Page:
For as many years as I’ve been a professional brewer and across two brewery jobs, I’ve dreamed of managing an oak program that included sour and wild beer. When I came on board at Wolf’s Ridge Brewing in August 2014, it quickly became a white whale of sorts that I pursued, pushing the owners to help me get a program started. By the end of the year, I had cultures of brett sitting in a dark corner of the brewery, and by the summer of 2015 I had brewed my first batch of golden sour. It took nearly two more years before we’d release any significant quantity of wild beer, and that first batch of golden sour is only just now nearing its time in a bottle.
The most notable issues I faced are common to most small breweries: concerns of cross-contamination, space and money. Over the course of two years, I slowly chipped away at each while crafting a budding sour beer program.
We segregated our wild barrels on the opposite side of a 2-foot-thick stone wall (our building is 100+ years old) away from our clean tanks and barrels. I harvested extra clamps, hoses and other fittings to dedicate to the program.
We got increasingly adept at finding new places to store pallets of supplies to make room for more barrels. Then in February 2017 we made the final plunge into making production sours — we spent new money to allow for safe blending and bottling of the beer. We added a 15-bbl bright tank for blending, bought a pump for CIP purposes and committed to the beer by buying large pitches of yeast and bacteria to inoculate 20 bbls — bringing our program to a total of 30 oak barrels.
We made some compromises though — most of our barrels are just second-use bourbon and rum that previously held our Imperial Stout Dire Wolf. We’re using homebrewing counter-pressure fillers to fill our bottles. We still do not have any stainless fermenters to mess around with. In short — the process has been one built by desire and shaped out of necessity. I’m a brewer that’s big on the idea that necessity is the mother of all invention. Our lack of one piece of equipment leads us to find creative solutions to solve the problem at hand.
I’d love to be sitting on 30 wine barrels right now but we’re making good beer with what we have. It’s also helping to create our own unique profile amongst the beers we produce. After all, who wants to just be a cookie-cutter brewery following all the same steps the better-funded of us seem to follow anyway?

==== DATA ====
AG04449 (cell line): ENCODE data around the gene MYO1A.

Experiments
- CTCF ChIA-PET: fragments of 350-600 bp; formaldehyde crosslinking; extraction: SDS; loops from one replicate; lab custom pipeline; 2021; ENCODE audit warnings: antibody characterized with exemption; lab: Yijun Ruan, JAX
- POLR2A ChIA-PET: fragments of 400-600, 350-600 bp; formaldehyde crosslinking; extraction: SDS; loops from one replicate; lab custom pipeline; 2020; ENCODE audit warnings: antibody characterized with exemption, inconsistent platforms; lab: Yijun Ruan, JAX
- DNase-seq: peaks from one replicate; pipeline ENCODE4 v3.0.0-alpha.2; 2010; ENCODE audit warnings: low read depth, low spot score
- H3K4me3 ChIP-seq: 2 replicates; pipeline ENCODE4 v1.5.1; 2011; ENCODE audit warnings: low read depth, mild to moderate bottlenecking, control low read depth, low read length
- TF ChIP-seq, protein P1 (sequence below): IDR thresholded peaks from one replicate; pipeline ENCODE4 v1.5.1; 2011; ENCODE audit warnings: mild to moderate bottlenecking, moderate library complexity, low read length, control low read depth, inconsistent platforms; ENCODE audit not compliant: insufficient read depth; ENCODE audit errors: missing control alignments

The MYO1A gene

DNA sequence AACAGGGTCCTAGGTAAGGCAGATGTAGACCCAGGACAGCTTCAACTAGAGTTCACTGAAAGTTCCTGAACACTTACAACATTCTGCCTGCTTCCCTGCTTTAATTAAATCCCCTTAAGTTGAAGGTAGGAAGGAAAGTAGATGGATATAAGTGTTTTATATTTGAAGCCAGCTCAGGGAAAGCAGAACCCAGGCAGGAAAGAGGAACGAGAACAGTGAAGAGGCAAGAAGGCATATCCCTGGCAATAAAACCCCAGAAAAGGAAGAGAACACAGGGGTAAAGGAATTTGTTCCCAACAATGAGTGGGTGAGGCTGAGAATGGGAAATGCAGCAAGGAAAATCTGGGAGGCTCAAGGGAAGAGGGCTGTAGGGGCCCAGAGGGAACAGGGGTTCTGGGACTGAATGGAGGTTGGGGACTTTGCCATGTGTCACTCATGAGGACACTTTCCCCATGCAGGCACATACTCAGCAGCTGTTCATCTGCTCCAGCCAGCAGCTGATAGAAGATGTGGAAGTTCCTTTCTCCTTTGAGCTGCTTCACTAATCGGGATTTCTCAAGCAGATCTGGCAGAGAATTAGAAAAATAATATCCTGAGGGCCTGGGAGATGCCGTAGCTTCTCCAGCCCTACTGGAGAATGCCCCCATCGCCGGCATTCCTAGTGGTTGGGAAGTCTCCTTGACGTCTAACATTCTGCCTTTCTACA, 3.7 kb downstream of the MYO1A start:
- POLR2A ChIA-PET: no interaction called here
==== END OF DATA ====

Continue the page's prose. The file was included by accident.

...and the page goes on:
Starting the ‘Wild Heritage Series’
In 2016, I named our sour program the “Wild Heritage Series” out of respect to the timeless wild nature of sour beer. All of our beers in the series are mixed-culture fermentations — no kettle sours.
We did Gold Legacy, the first golden sour brew in 2015, and Red Legacy, a 16-month barrel aged Flanders Red styled beer, as long-term aging projects. But once we had our blending vessel (affectionately referred to as the Manatee), I wanted to brew a beer that had a shorter turn time.
So, for 2017 my goal was to brew a handful of fast-turning farmhouse ales to serve as our production sours. This idea was built on wanting a lower-cost intro to sours for our customers and to allow us to keep sour beer on tap at our brewery year-round, and maybe even get draft as well as bottles out around town. The farmhouse ales are all branded Terre du Sauvage and each is given a color to differentiate the beer in the bottle. Each of our four initial projects are intended to be three-month beers, and we’ve tried to stack them so the Manatee is almost always full of beer.
Terre du Sauvage Gold was brewed with barley, wheat and rye as well as coriander and rosehips. It was fermented with a mixed-culture including Lactobacillus and exhibits an assertive tartness and funky Brett Lambicus character. Terre du Sauvage Green and Red are set to release July 29th. Green was brewed with a similar grist profile to our clean saison L’Abondance — barley, wheat and rye with higher hopping rates, fermented with a blend of Saison yeast and Brett, then dry-hopped with Ekuanot hops. We blended a little Gold into the mix for mild acidity. Red was brewed using 40 percent rye and fermented with Hefeweizen yeast in addition to our mixed-culture. Finally, we just brewed Terre du Sauvage Blue — with 35 percent oats in the mash. The plan is to condition Blue on citrus peel before bottling.
These beers will keep the sour program afloat while the long-term aging stuff builds up. We have goals of eventually adding more Manatees, a foeder, a bottling line and eventually phasing some of the bourbon barrels out for wine, but for now, we are excited to see sour beer on tap in our taproom and bottles on shelves.
The results thus far have been rewarding. In my opinion, we took enough steps before going too far to protect the integrity of the program and the beer while mitigating the risks to our regular beer program.
The takeaway I would leave you with is that where there’s a will, there’s a way. If you’re in the same boat I was in years ago, start planning now. Know where you want to be and what is needed to get there. If you chip away at things over time, the expense and stress of it all will be greatly reduced. Making good sour beer on a budget is possible when you accept that making compromises is part of the game (with the exception of quality, sanitation and safety).
Above all, don’t forget to be creative. No two breweries are the same in my experience, and that’s doubly true for sour breweries. Find your own path and focus. Cheers and good luck!
This awesome feature was provided by Chris Davison, head brewer at Wolf’s Ridge Brewing located in Columbus, Ohio. … O-H! He’s written other great stuff for us too, like this one on coffee bean experimentation.